Gone is the Confederate emblem from the Mississippi state flag, removed is the Robert E. Lee statue from Richmond, and, changed is the name of the Cleveland Indians. And now there are rumblings that a progressive mainstay should drop its name.
The founder of UC Hastings Law School in San Francisco, Serranus Clinton Hastings (1814-1893), once a Democrat congressman from Iowa and California Attorney General, is under fire for his promotion and financing of “deaths or dislocation of 100s of Yuki Indians” in the 1850s. Hastings Law School Dean, David Faigman, said of the law school’s founder, “Serranus Hastings, as a leading figure in Northern California, not only went along with the bigotry of the era but contributed materially to its horrific consequences.”
Dean Faigman resists the removal of the Hastings name from the law school.
In his letter to the UC Hastings Board of Directors (all but one of them white and none of them black or African-American), Faigman said, “In deliberating on all of the factors that might be considered in contemplating removing the name Hastings from the College, I have reached the conclusion that, when taken together, the factors relevant to considering this question overwhelmingly point toward retaining the name UC Hastings College of the Law.”
Faigman asserted that
- Yuki people were “directly targeted by Serranus Hastings and his agents.”
- Hastings had a “role in the genocidal acts of the time.”
- the law school’s founder had a part in “the mass killings of California Indians in the mid-nineteenth century.”
- Hastings “not only went along with the bigotry of the era but contributed materially to its horrific consequences.”
And yet, astonishingly, Dean Faigman implored the Board of Directors to retain the name UC Hastings Law School.
According to The New York Times this week, “David Faigman, the chancellor and dean of Hastings Law, has led a campaign to keep the school’s name.”
Faigman’s reasons are elucidated in his 2020 letter to the Board of Directors.
- UC Hastings Law school “is named for an individual who has fallen into relative obscurity.”
- “I am confident that most of the legal profession has no idea who Serranus Hastings was or that UC Hastings was named after him.”
- The “school’s reputation comes from those who walked its halls and made a name for themselves, carrying the name of the school with them.”
- “Erasing a school’s name does not alter the past but might undermine our ability to learn from it.”
- “Only by remembering the past, and learning from it, can we move forward into a more enlightened and compassionate future.”
- The Yuki and associated tribes “have not called upon us to change the name of the school.”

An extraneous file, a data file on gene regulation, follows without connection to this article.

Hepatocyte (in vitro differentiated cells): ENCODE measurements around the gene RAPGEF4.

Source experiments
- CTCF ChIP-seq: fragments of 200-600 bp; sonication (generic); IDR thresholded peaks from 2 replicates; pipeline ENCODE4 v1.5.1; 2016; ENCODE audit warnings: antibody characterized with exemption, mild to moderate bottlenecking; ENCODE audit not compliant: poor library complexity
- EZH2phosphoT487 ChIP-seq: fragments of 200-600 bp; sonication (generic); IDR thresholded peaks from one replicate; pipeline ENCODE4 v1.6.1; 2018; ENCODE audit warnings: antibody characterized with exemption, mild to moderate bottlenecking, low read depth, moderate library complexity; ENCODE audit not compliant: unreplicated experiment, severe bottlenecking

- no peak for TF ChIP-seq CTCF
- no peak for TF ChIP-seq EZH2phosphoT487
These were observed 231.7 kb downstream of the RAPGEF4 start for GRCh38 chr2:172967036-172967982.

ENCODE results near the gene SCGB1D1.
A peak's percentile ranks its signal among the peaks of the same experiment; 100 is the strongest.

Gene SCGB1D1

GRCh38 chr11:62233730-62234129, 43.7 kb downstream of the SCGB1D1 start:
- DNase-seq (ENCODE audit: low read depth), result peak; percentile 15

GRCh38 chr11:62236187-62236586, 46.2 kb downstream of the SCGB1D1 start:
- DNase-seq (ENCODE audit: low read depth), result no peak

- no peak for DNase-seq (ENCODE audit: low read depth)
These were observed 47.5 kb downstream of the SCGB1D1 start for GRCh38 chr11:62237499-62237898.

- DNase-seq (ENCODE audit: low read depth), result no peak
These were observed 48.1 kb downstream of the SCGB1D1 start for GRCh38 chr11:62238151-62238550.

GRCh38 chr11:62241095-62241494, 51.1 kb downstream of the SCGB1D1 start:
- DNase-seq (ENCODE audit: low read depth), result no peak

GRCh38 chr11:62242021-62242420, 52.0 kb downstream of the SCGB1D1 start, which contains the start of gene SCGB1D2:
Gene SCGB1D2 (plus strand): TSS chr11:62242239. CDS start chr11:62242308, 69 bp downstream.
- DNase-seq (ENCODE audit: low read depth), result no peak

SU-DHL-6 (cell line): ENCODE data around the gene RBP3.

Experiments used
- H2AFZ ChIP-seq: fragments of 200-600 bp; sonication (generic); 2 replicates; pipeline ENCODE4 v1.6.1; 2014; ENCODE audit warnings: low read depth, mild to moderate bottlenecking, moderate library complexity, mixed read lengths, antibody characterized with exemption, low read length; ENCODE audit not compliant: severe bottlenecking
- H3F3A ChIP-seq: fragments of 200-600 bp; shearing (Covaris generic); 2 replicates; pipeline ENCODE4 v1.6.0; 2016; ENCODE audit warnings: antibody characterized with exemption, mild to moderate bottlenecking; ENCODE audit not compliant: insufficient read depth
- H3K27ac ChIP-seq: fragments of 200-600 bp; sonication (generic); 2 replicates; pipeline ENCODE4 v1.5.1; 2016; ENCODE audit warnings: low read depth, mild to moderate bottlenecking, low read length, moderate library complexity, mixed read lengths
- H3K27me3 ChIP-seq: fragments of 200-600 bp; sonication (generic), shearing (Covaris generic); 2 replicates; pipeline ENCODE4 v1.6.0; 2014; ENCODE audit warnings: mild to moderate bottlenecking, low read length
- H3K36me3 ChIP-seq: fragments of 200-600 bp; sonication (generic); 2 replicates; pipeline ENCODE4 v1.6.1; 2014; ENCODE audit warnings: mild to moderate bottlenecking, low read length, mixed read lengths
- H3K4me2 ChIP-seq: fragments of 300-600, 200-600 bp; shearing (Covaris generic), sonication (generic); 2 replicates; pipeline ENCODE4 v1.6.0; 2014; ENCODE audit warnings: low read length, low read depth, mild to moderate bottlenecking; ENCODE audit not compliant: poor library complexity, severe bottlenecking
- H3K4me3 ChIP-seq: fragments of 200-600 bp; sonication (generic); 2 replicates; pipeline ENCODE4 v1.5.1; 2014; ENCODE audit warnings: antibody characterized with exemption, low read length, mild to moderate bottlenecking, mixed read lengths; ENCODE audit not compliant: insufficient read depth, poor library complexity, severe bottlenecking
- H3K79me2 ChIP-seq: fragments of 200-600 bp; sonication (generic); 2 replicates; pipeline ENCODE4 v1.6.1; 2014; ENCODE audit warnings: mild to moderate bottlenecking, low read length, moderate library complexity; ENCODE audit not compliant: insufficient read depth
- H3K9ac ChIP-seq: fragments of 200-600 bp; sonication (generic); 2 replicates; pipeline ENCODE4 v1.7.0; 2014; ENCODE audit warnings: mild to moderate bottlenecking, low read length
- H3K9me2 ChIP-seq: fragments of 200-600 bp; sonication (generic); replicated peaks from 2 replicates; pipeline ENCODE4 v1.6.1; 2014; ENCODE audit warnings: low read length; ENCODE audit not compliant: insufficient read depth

- “Removing the name of the school would do nothing for the people living today.”
This week’s New York Times piece, “A California Law School Reckons With the Shame of Native Massacres,” shined more light on the matter of eliminating Hastings from the law school name. It reports that “a descendent of Mr. Hastings sits on the school’s board.” The article further states that there is a fear that changing the school’s name will foster a drop in admission applications and a decline in support from donors and alumni.
There is a precedent for removing names from college buildings. Last year, Princeton University removed Woodrow Wilson from the School of Public and International Affairs. The Princeton Board of Trustees attributed the removal of the Democrat U.S. president’s name due to his “racist thinking and policies.”
In 2020, the UC Berkeley School of Law removed the name Boalt from its main classroom wing. The writings of the building’s namesake, John Boalt (1837-1901), were characterized as racist and anti-Chinese. The chancellor of UC Berkeley, Carol Christ, justified the denaming— “Removing the Boalt name from our campus — as well as acknowledging our historical ties to John Boalt — will help Berkeley recognize a troubled part of our history, while better supporting the diverse membership of today’s academic community.”
Dean Faigman’s inexplicable denouncement of a name change at UC Hastings is another highlight of the Left’s hypocrisy.
Lori Lightfoot’s 2020 proposal to cut the Chicago police budget by $80 million while having a heavy police presence around her home. Maskless Nancy Pelosi in a hair salon. California Governor Gavin Newsom broke COVID-19 protocol at a posh restaurant in Yountville, California.
Hypocrisy among individuals and institutions will not disappear but if it is to be avoided in building names, the solution is to not name buildings after people. Name them after something else—animals, plants, planets—anything but people.
If you found this article informative, please consider a small donation to our coffee cup to help support Conservative Journalism – or spread the word. Thank you.